After much research, MCM and I settled on Cafe Panique for my birthday dinner. We really, really enjoyed it. (I'll try to get some photos up soon, too!)
Cafe Panique is near the Poisonniere metro, in a slightly gritty-but-hip neighbourhood (but undoubtedly a gentrifying one, if not in the short term, then in the longer term). We know it well because MCM used to work close by, although he never would have noticed Cafe Panique unless we had come across reviews: it's on a residential street - in fact, it shares a front door with some residents! You do feel a bit smug and local walking into this smart restaurant, tucked away from the tourist action - so much so, that you don't mind sharing the place with a number of other tourists-in-the-know. It's a small dining room with a vaulted ceiling, open kitchen and small mezzanine level seating area. When we booked we were warned not to arrive too early, as the staff (of 4) would still be eating!
It was a very warm night and, like most places in Paris, Cafe Panique does not have air-conditioning, but our charming waiter (a student in finance who spent a semester in Chicago!) kept our carafe d'eau filled. MCM and I started with a bubbly aperitif, were served a complimentary shot of cold vegetable soup, and then each had the foie gras starter. MCM followed that with a veal dish, stuffed with sage and parma ham, served with fresh tagliatelle - a real success. I had lamb and spring vegetables, which supposedly had a thyme jus. This was the only disappointing dish we ordered - although the ingredients were all top, the dish was lacking a sauce or flavour to pull it together. We also thought the foie gras could have been deveined better. Oh well. Dessert was a chocolate-orange tart for me - correct - and a tiramisu for MCM - yuuuuuum.
The starched tablecloths, silver settings, and soft jazz music could make this place a bit austere, but the service was warm and the kitchen has a sense of humour: a Carambar wrapper was perched on top of the tiramisu like a little flag. (Carambar is a classic/nostalgic French candy). We enjoyed watching the chefs work in their small open kitchen - and they watched us, too. As I raised my fork to take my first bite of the foie gras starter, I looked up and saw head chef Odile Guyader watching me, expectantly, with a raised eyebrow. I tasted. I liked it. She knew that I would.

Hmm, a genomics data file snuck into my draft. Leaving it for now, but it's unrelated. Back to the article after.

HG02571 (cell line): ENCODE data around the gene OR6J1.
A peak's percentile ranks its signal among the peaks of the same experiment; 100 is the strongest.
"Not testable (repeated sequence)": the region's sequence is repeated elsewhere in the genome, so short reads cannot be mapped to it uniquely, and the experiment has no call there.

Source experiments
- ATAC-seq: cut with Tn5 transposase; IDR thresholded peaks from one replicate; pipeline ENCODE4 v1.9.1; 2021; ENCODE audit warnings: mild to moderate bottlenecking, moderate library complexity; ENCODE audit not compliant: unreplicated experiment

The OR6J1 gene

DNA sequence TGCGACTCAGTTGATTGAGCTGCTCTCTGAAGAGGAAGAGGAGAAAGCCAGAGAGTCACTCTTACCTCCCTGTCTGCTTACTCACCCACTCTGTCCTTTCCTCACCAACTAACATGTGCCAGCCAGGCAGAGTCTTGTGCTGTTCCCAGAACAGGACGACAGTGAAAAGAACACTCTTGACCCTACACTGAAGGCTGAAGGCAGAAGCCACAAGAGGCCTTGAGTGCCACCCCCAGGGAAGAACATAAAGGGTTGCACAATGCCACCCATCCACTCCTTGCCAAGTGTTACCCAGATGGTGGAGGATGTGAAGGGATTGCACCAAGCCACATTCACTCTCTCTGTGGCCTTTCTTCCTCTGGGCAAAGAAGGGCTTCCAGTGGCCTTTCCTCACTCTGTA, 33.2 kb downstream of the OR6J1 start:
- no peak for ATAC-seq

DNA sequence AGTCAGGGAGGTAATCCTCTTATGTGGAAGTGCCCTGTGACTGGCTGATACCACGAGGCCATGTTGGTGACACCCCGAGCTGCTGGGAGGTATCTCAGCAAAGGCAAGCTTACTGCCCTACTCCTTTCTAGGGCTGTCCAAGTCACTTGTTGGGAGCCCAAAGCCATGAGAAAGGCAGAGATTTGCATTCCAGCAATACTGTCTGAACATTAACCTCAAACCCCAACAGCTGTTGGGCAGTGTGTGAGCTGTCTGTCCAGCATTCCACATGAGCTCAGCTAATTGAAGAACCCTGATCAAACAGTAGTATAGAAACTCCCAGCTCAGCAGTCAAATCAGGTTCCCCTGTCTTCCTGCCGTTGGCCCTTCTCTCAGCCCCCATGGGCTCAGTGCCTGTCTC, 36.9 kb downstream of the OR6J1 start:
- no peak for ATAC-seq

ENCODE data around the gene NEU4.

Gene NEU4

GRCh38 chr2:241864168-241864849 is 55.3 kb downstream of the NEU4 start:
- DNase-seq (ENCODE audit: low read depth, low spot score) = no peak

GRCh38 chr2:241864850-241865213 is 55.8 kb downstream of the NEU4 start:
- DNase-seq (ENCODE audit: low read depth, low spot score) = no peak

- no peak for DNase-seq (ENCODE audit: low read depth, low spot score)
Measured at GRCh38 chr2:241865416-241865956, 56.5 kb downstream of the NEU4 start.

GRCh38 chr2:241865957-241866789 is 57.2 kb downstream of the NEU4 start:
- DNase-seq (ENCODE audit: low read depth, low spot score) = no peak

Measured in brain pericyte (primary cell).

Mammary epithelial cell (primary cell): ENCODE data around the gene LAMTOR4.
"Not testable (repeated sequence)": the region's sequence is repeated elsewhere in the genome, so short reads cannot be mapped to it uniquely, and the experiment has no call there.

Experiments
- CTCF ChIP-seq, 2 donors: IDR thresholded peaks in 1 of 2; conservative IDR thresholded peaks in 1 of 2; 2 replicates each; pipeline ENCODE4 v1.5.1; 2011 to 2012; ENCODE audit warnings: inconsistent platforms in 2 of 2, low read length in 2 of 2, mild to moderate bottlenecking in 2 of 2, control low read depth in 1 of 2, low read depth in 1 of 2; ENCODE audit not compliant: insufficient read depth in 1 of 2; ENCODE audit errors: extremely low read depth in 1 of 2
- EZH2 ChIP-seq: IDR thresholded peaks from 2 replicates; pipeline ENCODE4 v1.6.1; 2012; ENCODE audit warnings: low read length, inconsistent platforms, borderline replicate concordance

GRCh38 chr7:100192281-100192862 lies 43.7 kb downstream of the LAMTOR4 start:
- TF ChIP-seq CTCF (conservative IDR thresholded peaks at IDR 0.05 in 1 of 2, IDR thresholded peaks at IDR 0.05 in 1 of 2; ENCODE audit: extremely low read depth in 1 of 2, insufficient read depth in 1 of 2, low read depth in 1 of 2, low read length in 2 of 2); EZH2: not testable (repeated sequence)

12 rue des Messageries
Food: Modern, clever, but not too clever. Based on good ingredients and good technique. Tasty.
Atmosphere/decor: Light and fresh, a nice blend of modern and traditional. White tablecloths, simple placesettings. Abstract art on walls. Funky (purposely) mismatched chairs. No AC!
Value for money: Quite good, given the quality of the products. A three-course menu is 33 euro - starter, main, cheese or dessert. A main and a starter or dessert would be 32, so you might as well get the third course! Wines start in low 20s for a bottle, though most are around 30. We liked that they offered a Vouvray fine bulles at 6 euro a glass as an aperitif. Normally a coupe de champagne costs 8-12 euro a glass in Paris, so we thought this showed an effort to provide good value.
What to wear: Whatever. Most people were casual (jeans, even shorts), but in the smart decor you wouldn't feel out of place more dressed up. In the interest of full disclosure I should note that I looked totally hot. Of course.
Good for: A romantic meal; a meal with a small group of friends; a meal to impress your in-laws.
Not good for: Vegetarians, children, people with loud and annoying laughs, extremely picky eaters (menu is not very long and typical ingredients include lamb, foie gras, goats' cheese...).
Handicapped access: Toilets are to the side of the kitchen - it would be very hard to maneouvre a wheelchair through there. There is a mezzanine with some seating but otherwise no need to use stairs.
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